When it comes to building and running a successful business, it can be easy to over-focus on the tools and processes that your team will need to use and follow on a day-to-day basis. While these are certainly important parts of fostering success, their significance quickly shrinks if you neglect something else: the actual people using the tools and the culture the operate in.
Great tools can mean great results from a great team, but if you’re missing the team, the whole structure can fall through. That’s why it’s critical to keep individuals and interactions a priority at all points. Employees are stakeholders too, after all.
Build a Team
“Have a great team” is important advice, but it is definitely easier said than done. Truthfully, a cohesive and collaborative team can work magic for a business, but there’s no secret formula to getting this exactly right. The closest thing might just be an Agile Manifesto suggestion: hire for soft skills.
Hard skills, of course, are important. But also important is the fact that hard skills can be taught and trained. On the other hand, for many, soft skills are simply a natural talent. Whether it be a prowess for communication, problem solving, or critical thinking, these soft skills are the magic that makes teamwork blossom, and that drives both collaboration and creativity. This isn’t just a catchy philosophy either, the stats hold up.
Foster a Great Workplace Environment and Culture
Setting up the building blocks for a great team is not enough. Once that team is built, staying passionate, creative, and collaborative is paramount. Hiring for those soft skills is a great start, but creating a culture of significance is how to keep the energy alive.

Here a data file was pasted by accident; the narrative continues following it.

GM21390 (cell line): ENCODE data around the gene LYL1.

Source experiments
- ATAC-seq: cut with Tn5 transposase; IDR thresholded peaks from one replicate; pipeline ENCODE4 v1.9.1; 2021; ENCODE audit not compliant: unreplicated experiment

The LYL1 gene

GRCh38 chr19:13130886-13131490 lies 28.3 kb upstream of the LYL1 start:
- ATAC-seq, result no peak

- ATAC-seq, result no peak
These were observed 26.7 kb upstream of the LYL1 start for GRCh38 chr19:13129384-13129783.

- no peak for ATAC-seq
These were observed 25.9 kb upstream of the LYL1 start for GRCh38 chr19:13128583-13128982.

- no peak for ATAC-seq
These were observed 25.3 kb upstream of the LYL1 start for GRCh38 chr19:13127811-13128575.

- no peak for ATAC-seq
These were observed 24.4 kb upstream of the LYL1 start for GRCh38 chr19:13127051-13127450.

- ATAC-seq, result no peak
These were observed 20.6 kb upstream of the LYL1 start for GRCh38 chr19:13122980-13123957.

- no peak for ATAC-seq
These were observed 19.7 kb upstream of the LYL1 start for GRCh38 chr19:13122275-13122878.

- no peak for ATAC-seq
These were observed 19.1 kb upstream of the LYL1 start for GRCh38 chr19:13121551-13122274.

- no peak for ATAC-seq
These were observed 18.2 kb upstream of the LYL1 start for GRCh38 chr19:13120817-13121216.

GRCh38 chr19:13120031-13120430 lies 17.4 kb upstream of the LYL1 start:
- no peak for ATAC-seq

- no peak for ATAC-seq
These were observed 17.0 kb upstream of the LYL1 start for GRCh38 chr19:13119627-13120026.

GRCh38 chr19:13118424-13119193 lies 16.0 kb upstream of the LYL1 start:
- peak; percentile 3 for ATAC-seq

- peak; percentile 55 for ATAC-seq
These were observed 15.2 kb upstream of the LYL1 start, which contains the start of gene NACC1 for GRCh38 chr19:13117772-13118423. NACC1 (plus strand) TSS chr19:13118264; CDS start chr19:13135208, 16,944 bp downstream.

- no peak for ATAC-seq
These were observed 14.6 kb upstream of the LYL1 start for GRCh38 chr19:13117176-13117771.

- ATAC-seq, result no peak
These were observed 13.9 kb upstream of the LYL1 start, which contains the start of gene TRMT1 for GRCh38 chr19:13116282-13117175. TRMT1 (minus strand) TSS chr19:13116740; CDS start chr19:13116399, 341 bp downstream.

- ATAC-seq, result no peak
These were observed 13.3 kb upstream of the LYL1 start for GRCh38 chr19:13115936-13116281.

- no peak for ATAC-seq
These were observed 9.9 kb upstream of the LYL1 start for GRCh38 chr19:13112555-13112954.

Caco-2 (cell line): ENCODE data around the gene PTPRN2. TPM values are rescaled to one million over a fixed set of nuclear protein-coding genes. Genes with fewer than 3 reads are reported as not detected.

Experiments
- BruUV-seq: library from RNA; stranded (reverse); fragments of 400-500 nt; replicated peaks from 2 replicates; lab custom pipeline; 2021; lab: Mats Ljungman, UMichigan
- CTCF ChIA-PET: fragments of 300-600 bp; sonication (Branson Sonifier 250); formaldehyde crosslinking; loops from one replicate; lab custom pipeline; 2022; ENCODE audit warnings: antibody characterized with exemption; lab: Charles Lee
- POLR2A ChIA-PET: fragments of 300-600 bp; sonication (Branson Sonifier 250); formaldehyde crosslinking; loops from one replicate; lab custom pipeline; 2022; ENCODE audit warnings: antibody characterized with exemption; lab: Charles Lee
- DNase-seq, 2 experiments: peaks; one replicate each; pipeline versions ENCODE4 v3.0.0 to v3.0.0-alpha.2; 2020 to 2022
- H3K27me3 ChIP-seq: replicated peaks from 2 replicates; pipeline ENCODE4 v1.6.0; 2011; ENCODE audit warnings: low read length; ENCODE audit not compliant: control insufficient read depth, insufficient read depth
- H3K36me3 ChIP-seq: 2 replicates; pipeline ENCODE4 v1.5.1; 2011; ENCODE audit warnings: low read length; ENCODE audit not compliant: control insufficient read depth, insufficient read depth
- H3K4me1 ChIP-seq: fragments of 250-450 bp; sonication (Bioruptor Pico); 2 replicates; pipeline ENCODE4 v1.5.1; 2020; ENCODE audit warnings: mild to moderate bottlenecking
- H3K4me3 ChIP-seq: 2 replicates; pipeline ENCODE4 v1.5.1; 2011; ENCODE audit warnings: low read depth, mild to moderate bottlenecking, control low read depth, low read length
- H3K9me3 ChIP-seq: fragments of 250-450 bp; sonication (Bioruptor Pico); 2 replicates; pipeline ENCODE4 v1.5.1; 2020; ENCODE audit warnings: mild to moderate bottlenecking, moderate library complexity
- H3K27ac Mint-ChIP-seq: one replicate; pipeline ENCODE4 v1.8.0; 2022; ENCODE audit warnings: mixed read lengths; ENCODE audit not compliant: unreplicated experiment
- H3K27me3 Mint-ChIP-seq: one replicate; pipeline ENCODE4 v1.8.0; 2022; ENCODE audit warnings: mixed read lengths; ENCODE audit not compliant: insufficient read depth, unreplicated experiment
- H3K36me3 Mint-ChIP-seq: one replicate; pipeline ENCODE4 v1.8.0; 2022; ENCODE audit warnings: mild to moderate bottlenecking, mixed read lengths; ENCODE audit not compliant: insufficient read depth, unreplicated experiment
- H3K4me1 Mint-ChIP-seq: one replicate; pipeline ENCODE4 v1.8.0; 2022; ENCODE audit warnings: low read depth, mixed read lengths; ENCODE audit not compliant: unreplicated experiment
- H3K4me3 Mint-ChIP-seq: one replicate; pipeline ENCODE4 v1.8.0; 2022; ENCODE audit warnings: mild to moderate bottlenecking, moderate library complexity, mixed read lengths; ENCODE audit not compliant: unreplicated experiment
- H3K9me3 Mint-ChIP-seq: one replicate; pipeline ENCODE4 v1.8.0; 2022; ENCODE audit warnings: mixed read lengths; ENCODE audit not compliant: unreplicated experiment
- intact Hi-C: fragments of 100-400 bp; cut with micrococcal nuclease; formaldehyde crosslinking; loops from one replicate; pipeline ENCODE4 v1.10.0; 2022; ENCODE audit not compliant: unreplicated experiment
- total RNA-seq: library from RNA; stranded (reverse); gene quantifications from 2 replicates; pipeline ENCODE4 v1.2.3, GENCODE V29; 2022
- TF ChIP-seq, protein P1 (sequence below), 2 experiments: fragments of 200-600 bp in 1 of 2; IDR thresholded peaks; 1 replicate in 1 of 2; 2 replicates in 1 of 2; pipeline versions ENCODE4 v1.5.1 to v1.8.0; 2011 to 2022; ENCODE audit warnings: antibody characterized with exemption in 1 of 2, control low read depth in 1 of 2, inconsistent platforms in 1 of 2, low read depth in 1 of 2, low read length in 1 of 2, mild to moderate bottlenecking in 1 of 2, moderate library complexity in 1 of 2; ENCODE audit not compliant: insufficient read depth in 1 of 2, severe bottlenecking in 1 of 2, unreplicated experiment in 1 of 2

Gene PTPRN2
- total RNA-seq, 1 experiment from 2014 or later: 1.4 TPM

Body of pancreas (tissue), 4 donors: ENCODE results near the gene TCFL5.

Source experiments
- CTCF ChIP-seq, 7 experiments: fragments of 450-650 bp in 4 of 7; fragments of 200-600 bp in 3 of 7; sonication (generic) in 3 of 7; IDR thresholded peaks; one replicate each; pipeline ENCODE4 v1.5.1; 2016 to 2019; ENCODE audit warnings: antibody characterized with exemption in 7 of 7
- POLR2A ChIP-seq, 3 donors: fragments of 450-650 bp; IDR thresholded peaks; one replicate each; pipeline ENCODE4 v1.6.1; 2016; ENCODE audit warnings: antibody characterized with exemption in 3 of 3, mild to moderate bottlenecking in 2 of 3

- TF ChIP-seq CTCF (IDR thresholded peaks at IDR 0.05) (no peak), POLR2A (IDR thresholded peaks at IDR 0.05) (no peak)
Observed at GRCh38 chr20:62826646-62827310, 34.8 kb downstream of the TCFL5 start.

Not only do individuals come before tools, individuals cannot be treated as tools for the business. A team is more than just a machine that churns out results, it’s a collection of people each with their own passions and goals. Part of creating an environment that your team commits to is making sure these personal passions and goals are being taken into consideration.
If you invest in your team members, they will turn around and invest in the business, helping stakeholders all around. This leadership philosophy is called mentor management, and it’s what can make the difference between a vibrant and collaborative workplace, and somewhere where people just go through the motions every weekday.
The Tools are Secondary
To be sure, none of this is to say that the tools and processes are unimportant. They are a necessary part to making the whole operation functions at all, but the foundation will always be the team. The best tools are pointless without a cohesive and well-functioning team, but the best team can make magic happen even without the best tools.
Whether you’re still in the building stage or you’ve reached a point where reflection on your leadership philosophy is necessary, doing these “value” audits is an important part of healthy leadership. Your personal mantras and mission statements can say one thing, but ask yourself truly: what’s taking priority?
Living Pono is dedicated to communicating business management concepts with Hawaiian values. Founded by Kevin May, an established and successful leader and mentor, Living Pono is your destination to learn about how to live your life righteously and how that can have positive effects in your career. If you have any questions, please leave a comment below or contact us here. Also, join our mailing list below, so you can be alerted when a new article is released.
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